It is evident from first glimpse that NTAB 2203 is no ordinary classroom. Instead of one ceiling-mounted projector and screen, there are three, and they are your usual variety. A fourth projector is oddly shaped and its screen hangs vertically like an apron. There are four large flat screen television receivers, not wall-mounted, but completely mobile. The furniture is modular and can be arranged in endless configurations. There are monolith-looking glass panels – two white, one blue – and a touchscreen panel.
However, only when Caroline Hamilton, Ph.D., explains how the equipment functions, how it can literally bring new dimensions to learning and how the technology yet to be deployed that one realizes just how extraordinary the new experiential classroom is.
The classroom is the creative output of Hamilton, NE President Allen Goben, retired Media Services Director David Mead and Director of Campus Support Services Cedric Hights. They did not start with list of what the classroom would contain, but by listing what they wanted the classroom to be. First, Hamilton said it would be a “more transformative learning environment,” that students would be more immersed in and by the technology and thus would learn and retain more. “It’s the cool factor,” she said. “They walk in and are just in awe of what the space is.”
Second, the space will use technology to merge credit and non-credit programs in the future and open the door to new credentials in STEM-related fields.
Third, and dear to the heart of Hamilton, campus coordinator for professional development, the room will be a hub for training faculty and staff to be able to extend the knowledge and uses of technology in classrooms, labs and workspaces.
“People love it,” Hamilton said. “They want to use it. People are bringing their classes in that are not necessarily registered for the space.”
The classroom made its debut in the second eight-week term of the spring semester with a Dance Appreciation class taught by Dean Linda Quinn. “What happened in that space was absolutely amazing,” Hamilton said, “the retention and success she had with her students.”
Courses this fall include microbiology, history, government, theater and speech, and the rush began in September to sign up for the spring. Hamilton said she would love to accommodate all the requests, but there are only so many hours in a day. Furthermore, she is trying to keep a balance among courses in all divisions.
What both students and faculty seem to appreciate most is the classroom’s flexibility. “There’s no hierarchy in there,” Hamilton said. “They can move all over the place and it gives them a chance to think, to ponder, to wonder and to work collaboratively in groups.”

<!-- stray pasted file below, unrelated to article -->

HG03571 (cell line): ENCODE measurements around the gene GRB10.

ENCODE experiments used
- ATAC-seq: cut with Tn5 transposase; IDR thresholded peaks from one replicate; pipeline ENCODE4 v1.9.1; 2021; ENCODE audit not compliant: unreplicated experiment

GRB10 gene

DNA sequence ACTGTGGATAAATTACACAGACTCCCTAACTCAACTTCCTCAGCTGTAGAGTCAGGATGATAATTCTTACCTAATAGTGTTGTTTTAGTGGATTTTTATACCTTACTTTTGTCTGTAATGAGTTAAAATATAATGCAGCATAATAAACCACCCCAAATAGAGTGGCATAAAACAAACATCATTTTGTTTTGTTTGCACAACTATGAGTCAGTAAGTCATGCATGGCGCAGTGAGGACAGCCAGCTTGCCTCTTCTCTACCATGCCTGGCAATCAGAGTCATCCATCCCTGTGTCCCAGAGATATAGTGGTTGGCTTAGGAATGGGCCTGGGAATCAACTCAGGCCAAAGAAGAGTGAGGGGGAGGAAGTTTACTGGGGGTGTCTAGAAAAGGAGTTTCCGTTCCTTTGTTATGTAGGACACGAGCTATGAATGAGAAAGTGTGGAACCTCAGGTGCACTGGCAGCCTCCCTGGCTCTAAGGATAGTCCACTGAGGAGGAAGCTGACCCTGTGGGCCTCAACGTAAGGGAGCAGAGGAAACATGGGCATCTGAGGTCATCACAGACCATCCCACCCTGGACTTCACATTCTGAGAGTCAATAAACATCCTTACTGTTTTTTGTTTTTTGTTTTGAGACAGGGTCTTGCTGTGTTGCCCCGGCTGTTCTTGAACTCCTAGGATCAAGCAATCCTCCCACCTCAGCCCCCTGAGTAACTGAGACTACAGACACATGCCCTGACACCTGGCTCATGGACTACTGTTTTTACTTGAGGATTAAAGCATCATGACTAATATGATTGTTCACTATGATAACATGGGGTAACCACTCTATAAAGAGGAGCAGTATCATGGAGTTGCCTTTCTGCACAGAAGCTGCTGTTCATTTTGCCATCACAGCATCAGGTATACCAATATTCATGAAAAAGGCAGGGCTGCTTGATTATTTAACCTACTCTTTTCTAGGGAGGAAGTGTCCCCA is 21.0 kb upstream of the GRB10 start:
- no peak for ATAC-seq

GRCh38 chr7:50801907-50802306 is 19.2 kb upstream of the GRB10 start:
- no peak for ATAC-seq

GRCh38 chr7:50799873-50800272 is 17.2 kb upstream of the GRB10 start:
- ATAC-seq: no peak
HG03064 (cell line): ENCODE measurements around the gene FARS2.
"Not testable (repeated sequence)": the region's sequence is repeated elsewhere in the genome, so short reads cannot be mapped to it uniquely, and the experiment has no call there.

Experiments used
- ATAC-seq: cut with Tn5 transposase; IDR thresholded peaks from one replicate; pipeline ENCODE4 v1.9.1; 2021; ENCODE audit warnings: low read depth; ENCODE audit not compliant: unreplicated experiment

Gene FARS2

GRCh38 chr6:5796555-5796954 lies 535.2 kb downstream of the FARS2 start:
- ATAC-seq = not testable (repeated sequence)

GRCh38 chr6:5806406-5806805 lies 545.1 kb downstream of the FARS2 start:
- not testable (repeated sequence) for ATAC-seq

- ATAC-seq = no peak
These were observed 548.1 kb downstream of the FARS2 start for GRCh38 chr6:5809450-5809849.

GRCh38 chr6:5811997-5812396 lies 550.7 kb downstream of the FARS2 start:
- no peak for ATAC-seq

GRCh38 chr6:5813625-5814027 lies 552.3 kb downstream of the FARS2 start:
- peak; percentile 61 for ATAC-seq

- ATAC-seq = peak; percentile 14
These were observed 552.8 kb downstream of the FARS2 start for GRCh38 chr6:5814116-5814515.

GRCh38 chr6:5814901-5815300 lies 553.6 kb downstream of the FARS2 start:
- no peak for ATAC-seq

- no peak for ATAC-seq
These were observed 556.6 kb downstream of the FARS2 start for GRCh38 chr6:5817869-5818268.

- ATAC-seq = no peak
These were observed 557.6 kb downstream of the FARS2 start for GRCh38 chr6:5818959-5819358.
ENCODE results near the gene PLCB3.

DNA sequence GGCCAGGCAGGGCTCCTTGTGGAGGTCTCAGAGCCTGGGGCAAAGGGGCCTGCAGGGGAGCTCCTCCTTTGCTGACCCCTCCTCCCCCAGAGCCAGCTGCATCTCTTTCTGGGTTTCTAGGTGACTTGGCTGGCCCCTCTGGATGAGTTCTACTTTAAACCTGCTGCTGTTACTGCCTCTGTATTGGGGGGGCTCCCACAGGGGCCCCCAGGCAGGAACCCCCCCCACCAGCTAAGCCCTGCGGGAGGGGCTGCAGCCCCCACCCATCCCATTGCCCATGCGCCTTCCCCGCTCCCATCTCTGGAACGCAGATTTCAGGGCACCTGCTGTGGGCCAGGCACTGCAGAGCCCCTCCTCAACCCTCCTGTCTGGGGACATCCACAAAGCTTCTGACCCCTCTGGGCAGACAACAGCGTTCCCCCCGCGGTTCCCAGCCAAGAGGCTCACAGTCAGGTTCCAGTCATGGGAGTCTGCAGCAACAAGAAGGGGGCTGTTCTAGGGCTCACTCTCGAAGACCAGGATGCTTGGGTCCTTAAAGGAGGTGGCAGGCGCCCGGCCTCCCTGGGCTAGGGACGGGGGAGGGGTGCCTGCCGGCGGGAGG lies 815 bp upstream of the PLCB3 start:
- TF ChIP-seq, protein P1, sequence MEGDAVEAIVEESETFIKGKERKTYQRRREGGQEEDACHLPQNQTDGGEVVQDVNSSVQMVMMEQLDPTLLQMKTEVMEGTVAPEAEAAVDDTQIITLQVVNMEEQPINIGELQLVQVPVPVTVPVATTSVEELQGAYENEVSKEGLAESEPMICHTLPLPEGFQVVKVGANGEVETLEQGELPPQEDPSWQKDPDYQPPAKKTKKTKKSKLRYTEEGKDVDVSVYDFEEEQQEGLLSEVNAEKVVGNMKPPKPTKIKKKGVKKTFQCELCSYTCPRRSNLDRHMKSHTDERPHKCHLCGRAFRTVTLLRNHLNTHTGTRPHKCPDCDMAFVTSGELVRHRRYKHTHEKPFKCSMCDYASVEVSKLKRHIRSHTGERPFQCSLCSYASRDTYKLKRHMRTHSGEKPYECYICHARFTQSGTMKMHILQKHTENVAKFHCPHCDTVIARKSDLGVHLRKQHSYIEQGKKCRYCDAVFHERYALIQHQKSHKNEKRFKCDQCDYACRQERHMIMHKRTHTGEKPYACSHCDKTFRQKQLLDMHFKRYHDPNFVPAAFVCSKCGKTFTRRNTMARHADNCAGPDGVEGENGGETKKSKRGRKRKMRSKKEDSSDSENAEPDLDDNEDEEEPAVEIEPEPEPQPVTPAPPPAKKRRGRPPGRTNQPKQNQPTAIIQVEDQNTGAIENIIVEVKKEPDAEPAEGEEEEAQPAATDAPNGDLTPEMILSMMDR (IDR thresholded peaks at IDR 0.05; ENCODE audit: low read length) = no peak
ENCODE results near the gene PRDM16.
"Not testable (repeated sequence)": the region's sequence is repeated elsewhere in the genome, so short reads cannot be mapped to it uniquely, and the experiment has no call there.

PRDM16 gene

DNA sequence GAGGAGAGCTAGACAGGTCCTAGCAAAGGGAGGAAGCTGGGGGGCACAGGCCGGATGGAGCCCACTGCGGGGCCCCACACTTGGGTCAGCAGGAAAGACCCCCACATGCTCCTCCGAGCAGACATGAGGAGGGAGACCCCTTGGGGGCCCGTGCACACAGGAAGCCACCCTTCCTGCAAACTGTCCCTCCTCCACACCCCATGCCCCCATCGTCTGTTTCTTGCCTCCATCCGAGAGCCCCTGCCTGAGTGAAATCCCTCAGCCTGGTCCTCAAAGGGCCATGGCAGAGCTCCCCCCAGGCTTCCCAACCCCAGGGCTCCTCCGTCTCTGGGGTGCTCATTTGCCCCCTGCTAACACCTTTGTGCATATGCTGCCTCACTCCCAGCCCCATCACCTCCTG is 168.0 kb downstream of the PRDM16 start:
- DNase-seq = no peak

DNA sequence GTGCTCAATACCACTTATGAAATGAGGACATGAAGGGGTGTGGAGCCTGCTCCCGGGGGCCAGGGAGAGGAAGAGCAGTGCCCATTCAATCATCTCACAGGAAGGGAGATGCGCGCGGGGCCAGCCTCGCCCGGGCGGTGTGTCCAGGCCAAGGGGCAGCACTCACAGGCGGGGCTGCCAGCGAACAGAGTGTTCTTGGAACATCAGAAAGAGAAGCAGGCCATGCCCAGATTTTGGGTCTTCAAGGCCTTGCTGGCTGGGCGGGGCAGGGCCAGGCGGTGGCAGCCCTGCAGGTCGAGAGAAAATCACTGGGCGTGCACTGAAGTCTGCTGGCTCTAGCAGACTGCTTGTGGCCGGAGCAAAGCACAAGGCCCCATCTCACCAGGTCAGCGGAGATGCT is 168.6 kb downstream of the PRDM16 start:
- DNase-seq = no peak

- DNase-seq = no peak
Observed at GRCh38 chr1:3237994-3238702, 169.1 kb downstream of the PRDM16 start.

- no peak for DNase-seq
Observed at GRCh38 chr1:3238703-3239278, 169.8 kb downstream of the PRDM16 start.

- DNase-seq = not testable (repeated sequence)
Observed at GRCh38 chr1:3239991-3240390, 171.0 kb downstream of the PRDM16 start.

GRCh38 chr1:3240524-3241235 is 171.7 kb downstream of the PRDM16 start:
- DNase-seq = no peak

That is where technology comes in. Instead of one projector sending an image to one screen, the four projectors – and they are HD and 3-D – can send the same image or four different images. An instructor thus might augment a lecture by having a PowerPoint on one screen, video on another, notes on a third and still photos on a fourth.
That odd projector out has a special capability. It is a “short throw” projector that can show images on its vertical screen, but that screen can flip horizontally to function as what Hamilton calls a “dynamic table” on which students can draw. Their work can be captured and saved by the instructor and sent to all screens so that other students can see it.
Moreover, those television receivers have a computer hookup so that groups of students can be paired with each one. Therefore, it is possible for four groups of students to watch separate videos, taking in the audio through earbuds.
The faculty might love it, but they have a price to pay. The classroom is a research facility, and instructors to report to Hamilton on what uses the equipment was put to and the extent to which it appears to be changing the way students retain the information. The hardware is cool, but can one learn on it?
“Not just can you learn on it,” Hamilton said, “but can you retrieve that information and can you apply that information, and can we create a learning space that helps to represent all of that at one time? I think we’re on a path to that.”
Impressive as all this is, the best is yet to come. Stacked in a storage room next to the experiential classroom are 20 small black cartons. Each contains a Microsoft Hololens, a wearable computer with which one can tour Rome, the solar system, the human body or whatever can be programmed.
The Hololens fits around the head with a semi-transparent screen over the eyes. It is not a virtual reality, but an augmented reality. The wearer is there (wherever that is), but also here able to see the real environment.
Once made available for use, the Hololens will enable instructors to take students on guided tours of wherever their imaginations and the course syllabi lead. The image on the screen can be manipulated, using a finger as the mouse. If St. Peter’s in Rome is the subject, the viewer can move all round it and zoom in to capture details.
Nevertheless, there is nothing virtual or augmented about the excitement Hamilton exudes when talking about the experiential classroom. “It’s exciting for people,” she said. “They hear more and more about it and they say, ‘It’s just amazing that we have this on our campus.’ And I say, ‘Yes! And you need to use it.’”